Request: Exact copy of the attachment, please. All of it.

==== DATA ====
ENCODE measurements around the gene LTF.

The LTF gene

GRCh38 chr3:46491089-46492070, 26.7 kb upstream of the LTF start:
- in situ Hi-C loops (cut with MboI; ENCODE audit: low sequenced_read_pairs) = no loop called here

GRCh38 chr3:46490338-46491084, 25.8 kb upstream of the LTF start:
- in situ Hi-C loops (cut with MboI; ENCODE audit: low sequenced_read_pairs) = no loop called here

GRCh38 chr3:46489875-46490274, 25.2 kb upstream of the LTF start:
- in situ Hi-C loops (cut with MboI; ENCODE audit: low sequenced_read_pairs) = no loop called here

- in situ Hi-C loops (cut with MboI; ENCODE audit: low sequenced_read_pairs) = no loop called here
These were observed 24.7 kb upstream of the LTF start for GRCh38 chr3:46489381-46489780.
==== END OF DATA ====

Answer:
ENCODE measurements around the gene LTF.

The LTF gene

GRCh38 chr3:46491089-46492070, 26.7 kb upstream of the LTF start:
- in situ Hi-C loops (cut with MboI; ENCODE audit: low sequenced_read_pairs) = no loop called here

GRCh38 chr3:46490338-46491084, 25.8 kb upstream of the LTF start:
- in situ Hi-C loops (cut with MboI; ENCODE audit: low sequenced_read_pairs) = no loop called here

GRCh38 chr3:46489875-46490274, 25.2 kb upstream of the LTF start:
- in situ Hi-C loops (cut with MboI; ENCODE audit: low sequenced_read_pairs) = no loop called here

- in situ Hi-C loops (cut with MboI; ENCODE audit: low sequenced_read_pairs) = no loop called here
These were observed 24.7 kb upstream of the LTF start for GRCh38 chr3:46489381-46489780.